Tulum, with its white sand beaches and turquoise waves, has long been a popular vacation destination. Now, with the help of a new Facebook group, Black in Tulum, Black people in America are traveling to the Mexican city in droves. Seeking short or longer term reprieves from the current state of affairs, Black travelers are leveraging the community to build connections, seek recommendations, and share experiences of their time in the city.
Black in Tulum ballooned from 25 members to 3,000 in just a couple of months this past summer, and it’s not the only Facebook community for Black travelers that provides resources and information to help assist with transitions from America to other countries. The group’s founder Nubia Younge is also the co-founder of another group called Blaxit Tribe—Black Americans Who Want to Exit the US & Move Abroad, which boasts more than 7,000 members. In promoting the Blaxit group to her Black in Tulum community, Younge wrote, “If I could, I’d pack all ya’ll up and move you out of the Un-united States.”
Three years ago, Younge packed up the seemingly American Dream lifestyle she’d built in Fairfax, Virginia for a full-blown digital nomad existence. Through her Facebook communities, she’s helping lead the way for other Black travelers looking to exit the country in pursuit of different lives.
Black women, particularly, are finding that leaving the U.S. benefits their overall mental and physical health. Other countries like Portugal and Colombia offer lifestyle changes and easier access to affordable healthcare. Younge knows this first hand.
“My mental health was on the line,” said Younge, a Black mother of two young adults, of her decision to leave the country. “I had a lot of stress going on. I was a single parent. I had a toxic relationship with my kids’ father and even my mother. I dealt a lot with depression – seasonal depression specifically.”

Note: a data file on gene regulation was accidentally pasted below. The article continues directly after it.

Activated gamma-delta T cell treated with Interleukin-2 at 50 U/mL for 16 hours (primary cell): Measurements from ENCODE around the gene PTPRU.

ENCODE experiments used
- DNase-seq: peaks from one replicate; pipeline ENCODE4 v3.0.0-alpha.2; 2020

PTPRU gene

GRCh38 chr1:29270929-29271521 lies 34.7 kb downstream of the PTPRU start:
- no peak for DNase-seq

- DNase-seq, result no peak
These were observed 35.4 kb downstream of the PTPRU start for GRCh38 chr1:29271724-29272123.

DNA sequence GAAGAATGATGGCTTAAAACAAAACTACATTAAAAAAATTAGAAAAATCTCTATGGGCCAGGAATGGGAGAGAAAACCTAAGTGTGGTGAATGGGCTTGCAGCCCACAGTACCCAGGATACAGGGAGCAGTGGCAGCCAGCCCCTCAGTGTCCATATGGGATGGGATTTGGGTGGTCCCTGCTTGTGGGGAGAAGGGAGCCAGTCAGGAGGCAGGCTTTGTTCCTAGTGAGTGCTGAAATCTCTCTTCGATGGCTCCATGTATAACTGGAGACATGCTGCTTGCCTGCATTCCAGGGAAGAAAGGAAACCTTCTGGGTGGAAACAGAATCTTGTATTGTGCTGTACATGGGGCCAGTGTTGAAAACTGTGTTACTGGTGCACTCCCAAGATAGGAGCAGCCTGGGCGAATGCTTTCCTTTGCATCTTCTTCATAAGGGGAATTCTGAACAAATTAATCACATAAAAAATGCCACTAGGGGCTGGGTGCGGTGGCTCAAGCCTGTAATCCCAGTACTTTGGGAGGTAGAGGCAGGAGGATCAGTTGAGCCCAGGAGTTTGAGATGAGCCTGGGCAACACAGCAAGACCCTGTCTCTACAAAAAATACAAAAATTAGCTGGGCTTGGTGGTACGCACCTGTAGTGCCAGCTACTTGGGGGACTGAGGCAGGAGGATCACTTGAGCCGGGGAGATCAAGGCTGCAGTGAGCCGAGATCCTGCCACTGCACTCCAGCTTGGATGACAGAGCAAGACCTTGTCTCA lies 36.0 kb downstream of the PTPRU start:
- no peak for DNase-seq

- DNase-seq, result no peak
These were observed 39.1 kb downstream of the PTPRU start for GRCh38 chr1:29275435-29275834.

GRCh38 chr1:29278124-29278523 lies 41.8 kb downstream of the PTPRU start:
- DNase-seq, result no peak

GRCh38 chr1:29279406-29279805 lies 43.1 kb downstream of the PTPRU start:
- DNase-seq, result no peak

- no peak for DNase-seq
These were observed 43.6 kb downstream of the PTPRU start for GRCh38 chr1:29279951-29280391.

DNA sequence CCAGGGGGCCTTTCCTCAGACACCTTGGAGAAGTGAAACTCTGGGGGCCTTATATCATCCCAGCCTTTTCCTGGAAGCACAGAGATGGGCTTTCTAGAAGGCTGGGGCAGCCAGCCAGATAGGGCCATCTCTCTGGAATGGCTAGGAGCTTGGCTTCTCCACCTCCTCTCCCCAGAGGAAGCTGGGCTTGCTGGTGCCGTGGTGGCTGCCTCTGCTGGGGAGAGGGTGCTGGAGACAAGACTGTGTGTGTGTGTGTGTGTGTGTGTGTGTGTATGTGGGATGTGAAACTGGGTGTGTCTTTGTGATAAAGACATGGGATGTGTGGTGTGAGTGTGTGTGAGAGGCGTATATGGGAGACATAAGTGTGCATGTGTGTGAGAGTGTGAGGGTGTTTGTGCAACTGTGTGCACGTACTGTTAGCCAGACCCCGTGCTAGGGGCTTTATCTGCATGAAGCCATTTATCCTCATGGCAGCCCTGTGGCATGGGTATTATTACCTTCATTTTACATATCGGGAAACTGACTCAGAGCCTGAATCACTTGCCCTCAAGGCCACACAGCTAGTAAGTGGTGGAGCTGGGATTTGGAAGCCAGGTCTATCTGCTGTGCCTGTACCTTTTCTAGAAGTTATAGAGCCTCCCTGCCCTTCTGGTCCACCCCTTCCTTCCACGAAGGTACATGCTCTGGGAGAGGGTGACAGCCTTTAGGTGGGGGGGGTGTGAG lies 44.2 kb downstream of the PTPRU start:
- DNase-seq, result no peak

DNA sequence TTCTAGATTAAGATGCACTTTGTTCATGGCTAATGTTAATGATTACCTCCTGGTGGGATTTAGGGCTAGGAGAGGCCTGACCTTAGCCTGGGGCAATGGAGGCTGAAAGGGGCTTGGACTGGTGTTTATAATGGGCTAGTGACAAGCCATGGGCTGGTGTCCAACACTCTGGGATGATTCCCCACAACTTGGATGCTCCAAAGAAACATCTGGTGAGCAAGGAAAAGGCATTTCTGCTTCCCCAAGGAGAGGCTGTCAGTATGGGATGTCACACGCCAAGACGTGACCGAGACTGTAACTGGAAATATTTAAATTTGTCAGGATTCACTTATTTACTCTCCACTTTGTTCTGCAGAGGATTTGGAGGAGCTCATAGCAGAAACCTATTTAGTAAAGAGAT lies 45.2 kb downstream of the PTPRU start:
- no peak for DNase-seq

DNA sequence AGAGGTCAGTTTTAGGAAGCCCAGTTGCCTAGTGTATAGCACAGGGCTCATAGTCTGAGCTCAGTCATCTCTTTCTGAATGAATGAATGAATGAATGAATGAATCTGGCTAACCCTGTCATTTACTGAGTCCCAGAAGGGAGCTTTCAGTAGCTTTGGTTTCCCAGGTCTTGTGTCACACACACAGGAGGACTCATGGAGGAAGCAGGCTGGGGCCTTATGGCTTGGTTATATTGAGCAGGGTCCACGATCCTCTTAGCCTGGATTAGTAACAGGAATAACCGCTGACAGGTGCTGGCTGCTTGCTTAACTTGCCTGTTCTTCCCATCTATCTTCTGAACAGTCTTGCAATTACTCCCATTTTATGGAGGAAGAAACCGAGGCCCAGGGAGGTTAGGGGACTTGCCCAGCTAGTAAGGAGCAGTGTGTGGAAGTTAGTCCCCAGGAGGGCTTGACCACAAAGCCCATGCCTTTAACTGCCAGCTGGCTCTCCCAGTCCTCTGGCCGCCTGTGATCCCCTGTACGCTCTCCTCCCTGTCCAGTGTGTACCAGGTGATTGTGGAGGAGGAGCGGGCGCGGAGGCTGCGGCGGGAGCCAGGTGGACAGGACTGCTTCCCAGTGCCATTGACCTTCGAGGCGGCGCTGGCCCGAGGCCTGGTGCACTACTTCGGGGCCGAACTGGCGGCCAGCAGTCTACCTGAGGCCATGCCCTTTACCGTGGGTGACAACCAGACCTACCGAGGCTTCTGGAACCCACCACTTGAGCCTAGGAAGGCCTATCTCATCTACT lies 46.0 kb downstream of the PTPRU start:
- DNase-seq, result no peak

There were also other factors at play for Younge that contributed to her stress. “I was overweight at one point,” she said. “When most members of my family got to 35 or older, they developed Type II diabetes. And, I was on that track.”
Mental health, particularly for Black people, often manifests as physical ailments, according to psychiatrist Dr. Aminata Cisse, who has a background in cultural and cross-cultural psychiatry.
“Your mental state can definitely impact your physical state, especially with people of color dealing with a lot of stress, dealing with racial trauma,” said Dr. Cisse. “Many Black people don’t even realize that they are depressed, but they will be able to say I have body pain because their body will demonstrate the emotional hurt that they are experiencing.”
For Black women, extended exposure to stress and its accompanying hormone cortisol often lead to both physical and mental ailments such as heart disease, obesity, anxiety, and depression. Unfortunately, the American healthcare experience has been less than ideal for Black women, often becoming a matter of life and death.
Now, an unprecedented global pandemic and continued police shootings that often claim the lives of innocent Black people is worsening matters for the health of Black Americans. These realities have further exposed grave inequities within America’s healthcare system, particularly for Black women who are oftentimes not believed and ignored when requesting medical care.
Despite struggling with her mental health, Younge said high insurance costs, difficulty finding someone she could relate to, and a general lack of access to mental health care kept her from pursuing professional therapy.
Black women turning to alternative options to therapy is not out of the ordinary.
“I see Black women revisiting things like Mother Nature or ancestors, even a return to natural hair is wellness and healing,” said Miami-based psychologist Dr. Michelle Wiltshire, whose multi-prong approach to healing has attracted predominantly Black female patients. “Unlike some other groups, we require healing at every layer of our being due to all of those years of oppression. Almost anything that we do that allows us to heal is alternative. Of course, there’s your typical things like yoga, meditation, or more Eastern practices.”
For Younge, she turned to travel for healing.
“It was like this overwhelming sense of I’m tired,” she said. “I just needed to do me. That was the point where everything just started. It was like a domino effect.”
Like Younge, a growing number of Black women in America are taking their health into their own hands by opting to leave the country for foreign lands. Younge set her sights on Asia in pursuit of healing.
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“Changing your environment can affect your mental health,” said Dr. Cisse of seasonal depression. “It’s good to look for places that have great weather or where it feels more comfortable and self-edifying as a person of color.”